5. Get a domain name.
    • Buy your own domain name. It costs almost nothing and it mostly looks more professional.
    • It’s also more future-proof, i.e. if you buy www.myname.com and point it to a wordpress site, or a squarespace site, or a cargocollective site, but then change where you host the site, you can take the domain with you. If you relied on wordpress.com/myname – you’re stuck with wordpress.
    • If you can, use short urls e.g. http://myname.com/about or http://myname.com/project/myproject – this is relatively portable (as above) so you can change which software you use to produce your website without being tied to software-specific page names and urls.
    • It’s good to have your own domain for email (especially if you’re a freelancer – less an issue in academia where people use institutional emails). However, be careful not to use vanity emails like info@myname.com to sign up for core services. Here’s why.
  6. Use a nice photo of yourself doing something.
    • It’s good to show something about yourself – but try to show yourself doing something relevant to the style and purpose of your site.
    • You might want to use a widely identifiable gravatar so that your website is visually identifiable with your social media profiles/comments from around the web.
  7. Use relevant copyright notices.
    • As long as you’ve created your website, whatever you publish is legally yours whether you add a colophon with a ‘©’ symbol or not. The symbol is just there to advise people on how to use your content.
    • If you are an artist with lots of great visual work – which unscrupulous people love to use without permission – say how you want people to use it.
    • If you want people to spread your work and give you credit, use a license such as the CC-BY – or use the CC0 option if you want to put your work in the Public Domain.
  8. Offer alternatives to audiovisual content.
    • A few images work as well as a video, sometimes better.
    • Consider using a simple explanatory animated GIF so people don’t have to download a whole video. 1
    • Always consider people with low bandwidth, small screens, out of date browsers. Responsive designs are easy these days with lots of great templates available for most website/blogging engines or just HTML5 templates.
  9. Enhance your ‘findability’.
    • Add a list of hardware / software / techniques / approaches used for each project. This shows what you can do, and it helps people using Google to find you and what you know about.
    • In general think of your site as a dragnet for people to find you. It’s much better to be found than to go knocking on people’s doors – so think about who do you want to find you.
    • Use analytics – you should know how people see your site, where from, and which pages they visit – it helps you make decisions about how to change and update it.
    • Link to your social media/other platforms from your site and vice versa (linkedin, twitter, github, academia.edu, researchgate, your institutional sites etc.)
  10. Show people who you are.
    • It’s amazingly important to care about your web presence these days – make it reflect who you are, what you care about and believe, and make it unique. Of course this also means being critical, self-aware and careful not to project those bits of yourself that might undermine the purpose of your site!
    • Sometimes a web 1.0 site at an address like  http://institutionalname.edu/~yourname is a good way to show who you are – if you’re an academic in engineering or computer science. Go with that, engineering academics who are looking to hire you will recognise you as one of their own.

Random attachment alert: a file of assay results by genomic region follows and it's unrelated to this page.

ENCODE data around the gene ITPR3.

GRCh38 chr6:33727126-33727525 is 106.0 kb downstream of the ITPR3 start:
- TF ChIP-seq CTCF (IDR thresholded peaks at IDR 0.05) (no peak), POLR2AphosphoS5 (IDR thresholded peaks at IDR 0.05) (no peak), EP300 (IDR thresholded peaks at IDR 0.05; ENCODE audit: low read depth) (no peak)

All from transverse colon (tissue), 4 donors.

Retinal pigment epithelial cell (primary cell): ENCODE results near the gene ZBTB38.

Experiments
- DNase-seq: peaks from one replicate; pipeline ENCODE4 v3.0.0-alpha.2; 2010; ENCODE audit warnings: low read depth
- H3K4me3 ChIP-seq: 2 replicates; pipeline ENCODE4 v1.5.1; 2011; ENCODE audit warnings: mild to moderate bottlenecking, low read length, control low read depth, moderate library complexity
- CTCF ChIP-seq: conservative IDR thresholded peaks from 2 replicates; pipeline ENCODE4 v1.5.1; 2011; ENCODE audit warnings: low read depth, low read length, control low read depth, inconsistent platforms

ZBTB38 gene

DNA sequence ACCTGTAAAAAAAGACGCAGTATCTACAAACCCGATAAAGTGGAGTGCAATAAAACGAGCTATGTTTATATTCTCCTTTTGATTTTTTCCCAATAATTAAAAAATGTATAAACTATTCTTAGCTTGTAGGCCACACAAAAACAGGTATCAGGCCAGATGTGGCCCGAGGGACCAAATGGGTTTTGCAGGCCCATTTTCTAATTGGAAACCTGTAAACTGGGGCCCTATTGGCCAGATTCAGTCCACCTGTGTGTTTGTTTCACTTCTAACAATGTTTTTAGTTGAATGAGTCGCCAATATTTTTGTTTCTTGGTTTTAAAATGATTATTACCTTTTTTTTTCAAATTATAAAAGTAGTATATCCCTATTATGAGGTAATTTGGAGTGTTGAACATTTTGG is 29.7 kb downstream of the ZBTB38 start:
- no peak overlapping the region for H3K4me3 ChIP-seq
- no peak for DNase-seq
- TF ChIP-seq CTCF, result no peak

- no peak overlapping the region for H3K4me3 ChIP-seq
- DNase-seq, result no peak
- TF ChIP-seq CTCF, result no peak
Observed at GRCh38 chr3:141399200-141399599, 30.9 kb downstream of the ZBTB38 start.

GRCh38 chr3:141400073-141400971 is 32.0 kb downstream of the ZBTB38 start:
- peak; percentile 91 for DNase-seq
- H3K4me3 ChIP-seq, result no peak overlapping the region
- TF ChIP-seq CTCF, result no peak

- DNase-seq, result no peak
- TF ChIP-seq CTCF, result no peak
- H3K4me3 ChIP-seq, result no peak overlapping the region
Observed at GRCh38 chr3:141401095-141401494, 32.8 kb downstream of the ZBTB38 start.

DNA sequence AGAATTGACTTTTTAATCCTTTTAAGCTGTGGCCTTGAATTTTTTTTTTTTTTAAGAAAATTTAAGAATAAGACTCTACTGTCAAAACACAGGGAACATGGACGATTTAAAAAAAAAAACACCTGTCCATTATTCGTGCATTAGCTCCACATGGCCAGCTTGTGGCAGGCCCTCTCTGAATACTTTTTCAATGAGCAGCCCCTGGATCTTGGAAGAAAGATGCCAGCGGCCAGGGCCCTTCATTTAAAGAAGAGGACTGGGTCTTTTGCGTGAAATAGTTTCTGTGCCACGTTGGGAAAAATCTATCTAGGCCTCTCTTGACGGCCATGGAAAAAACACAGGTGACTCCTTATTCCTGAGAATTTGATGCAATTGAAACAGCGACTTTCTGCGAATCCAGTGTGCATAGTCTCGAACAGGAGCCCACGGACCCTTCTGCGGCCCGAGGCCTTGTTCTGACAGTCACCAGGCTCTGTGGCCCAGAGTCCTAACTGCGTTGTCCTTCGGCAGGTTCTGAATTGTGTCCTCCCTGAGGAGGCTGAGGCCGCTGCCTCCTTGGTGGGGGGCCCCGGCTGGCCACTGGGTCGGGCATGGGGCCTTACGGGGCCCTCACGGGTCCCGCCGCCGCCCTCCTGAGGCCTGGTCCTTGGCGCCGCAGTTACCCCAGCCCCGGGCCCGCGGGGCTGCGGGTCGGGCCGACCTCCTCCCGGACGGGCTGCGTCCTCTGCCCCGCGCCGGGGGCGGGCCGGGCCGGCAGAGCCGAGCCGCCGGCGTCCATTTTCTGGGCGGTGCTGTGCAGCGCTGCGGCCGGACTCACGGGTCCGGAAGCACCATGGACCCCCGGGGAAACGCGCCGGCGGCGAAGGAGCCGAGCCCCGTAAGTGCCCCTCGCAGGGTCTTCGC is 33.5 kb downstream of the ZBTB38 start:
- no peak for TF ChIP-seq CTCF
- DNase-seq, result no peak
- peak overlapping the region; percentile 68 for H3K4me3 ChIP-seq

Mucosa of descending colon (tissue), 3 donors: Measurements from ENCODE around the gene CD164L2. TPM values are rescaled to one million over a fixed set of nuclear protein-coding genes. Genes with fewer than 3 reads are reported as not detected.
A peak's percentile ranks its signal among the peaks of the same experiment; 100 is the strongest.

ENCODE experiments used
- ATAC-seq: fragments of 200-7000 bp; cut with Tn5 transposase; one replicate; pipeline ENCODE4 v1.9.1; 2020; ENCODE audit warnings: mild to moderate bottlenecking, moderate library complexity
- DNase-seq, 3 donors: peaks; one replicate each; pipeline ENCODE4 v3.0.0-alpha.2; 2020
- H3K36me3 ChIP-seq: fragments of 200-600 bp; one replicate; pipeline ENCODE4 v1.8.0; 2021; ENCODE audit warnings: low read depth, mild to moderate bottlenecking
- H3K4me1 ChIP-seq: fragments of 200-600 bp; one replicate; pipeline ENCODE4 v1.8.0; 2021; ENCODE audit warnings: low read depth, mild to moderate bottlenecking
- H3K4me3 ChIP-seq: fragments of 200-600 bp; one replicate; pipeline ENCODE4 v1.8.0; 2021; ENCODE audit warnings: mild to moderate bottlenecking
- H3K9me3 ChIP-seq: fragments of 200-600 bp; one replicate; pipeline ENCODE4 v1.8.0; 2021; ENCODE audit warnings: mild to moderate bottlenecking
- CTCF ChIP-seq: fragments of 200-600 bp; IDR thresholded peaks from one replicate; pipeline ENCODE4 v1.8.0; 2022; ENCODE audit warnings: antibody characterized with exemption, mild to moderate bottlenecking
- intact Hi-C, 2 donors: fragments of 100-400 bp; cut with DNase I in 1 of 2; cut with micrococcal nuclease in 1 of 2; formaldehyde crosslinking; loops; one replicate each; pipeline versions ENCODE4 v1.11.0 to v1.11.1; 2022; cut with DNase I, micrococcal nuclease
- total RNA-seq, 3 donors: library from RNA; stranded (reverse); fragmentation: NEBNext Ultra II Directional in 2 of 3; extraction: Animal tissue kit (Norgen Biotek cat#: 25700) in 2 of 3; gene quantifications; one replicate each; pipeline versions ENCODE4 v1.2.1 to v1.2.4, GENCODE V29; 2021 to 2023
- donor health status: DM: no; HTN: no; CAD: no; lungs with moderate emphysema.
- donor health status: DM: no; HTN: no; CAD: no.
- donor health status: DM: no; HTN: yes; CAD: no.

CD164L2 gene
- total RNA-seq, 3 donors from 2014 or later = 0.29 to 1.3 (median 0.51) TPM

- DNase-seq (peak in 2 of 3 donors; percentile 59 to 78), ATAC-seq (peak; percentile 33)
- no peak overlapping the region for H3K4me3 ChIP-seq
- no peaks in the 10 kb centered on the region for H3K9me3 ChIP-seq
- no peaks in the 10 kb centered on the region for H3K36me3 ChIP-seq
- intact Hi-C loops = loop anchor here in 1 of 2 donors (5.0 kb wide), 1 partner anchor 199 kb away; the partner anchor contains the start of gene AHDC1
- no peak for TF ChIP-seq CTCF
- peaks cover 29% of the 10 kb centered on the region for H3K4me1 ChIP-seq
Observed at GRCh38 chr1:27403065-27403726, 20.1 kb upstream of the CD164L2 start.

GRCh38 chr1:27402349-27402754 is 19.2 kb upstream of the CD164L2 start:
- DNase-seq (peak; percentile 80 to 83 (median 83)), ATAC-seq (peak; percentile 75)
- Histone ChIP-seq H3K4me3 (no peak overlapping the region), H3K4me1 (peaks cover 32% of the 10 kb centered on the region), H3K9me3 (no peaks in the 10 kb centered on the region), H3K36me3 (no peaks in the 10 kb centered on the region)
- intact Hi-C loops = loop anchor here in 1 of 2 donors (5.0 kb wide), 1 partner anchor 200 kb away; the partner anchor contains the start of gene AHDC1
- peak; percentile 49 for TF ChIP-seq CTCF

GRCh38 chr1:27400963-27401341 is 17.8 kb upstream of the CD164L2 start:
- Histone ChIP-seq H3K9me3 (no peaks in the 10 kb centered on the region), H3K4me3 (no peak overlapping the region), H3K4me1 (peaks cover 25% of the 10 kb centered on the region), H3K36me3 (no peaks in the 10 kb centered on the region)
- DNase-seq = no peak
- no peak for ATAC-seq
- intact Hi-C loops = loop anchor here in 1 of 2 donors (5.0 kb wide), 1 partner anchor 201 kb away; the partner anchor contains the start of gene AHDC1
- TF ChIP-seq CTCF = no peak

• A really beautiful, unique and intriguing image of your work – or a great video or poem can be a wonderful hook into an art or design-focused site. Intrigue people, then reward them with more eye candy and carefully thought through information.
    • Show your network – link to others, make sure to credit all collaborators and link to them, they’ll appreciate it!

These are somewhat general tips. There was also a lot more technical advice in our email thread about this workshop, as well as some advice on which website services might be useful. Some of those links are included below – but any further explanation as to what to do with them is well beyond the scope of this post!

Beginners:

  • WordPress – either as a hosted service – or self-hosted on your own server. If self-hosted, beware! It can be tricky to maintain and has had lots of security problems in the past.
  • Squarespace – looks easy, but it’s pretty expensive for a simple portfolio/website.

Intermediate/advanced: (thanks to Victor Loux).

Hosting:

Thanks to Toby Harris, Victor Loux, Daniel GabanaJacob HarrisonJulie Freeman, Laurel Pardue, Raphael Kim, and Betül Aksu for presenting their works in progress and giving great feedback.


Update 7/18/2016:

Travis Noakes suggests (see the comments section below), using a unifying visual metaphor that brings together your website, your visual presentations and even the binding of your thesis. Travis’ excellent research blog uses the “+” sign to do this and is well worth checking out as a great example of a researcher’s site that integrates his description of his roles and foci with the site’s navigation and visual communication. He also suggests using Google’s Blogger platform for enhanced google juice and ease of use.

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Notes:

  1. A good tip on this from Victor Loux: If you’re considering using a GIF to show a specific interaction in a project, also consider that GIFs can be several megabytes big if they’re wide, as well as being lower quality (limited to 256 colours and less fluid). The trick I’ve used for my website (the ‘PeDeTe’ project) is to actually use a <video> element that acts like a gif (autoplay, looped, and no sound); for the same video length and same resolution, it reduced a 4.8 Mb (!) GIF to a 395 kb mp4 file. Most modern browsers support it and you can certainly find/make a polyfill for older ones. The only downside is that iOS will refuse to autoplay it, unlike GIFs, so that’s just not a viable option if mobile is really important.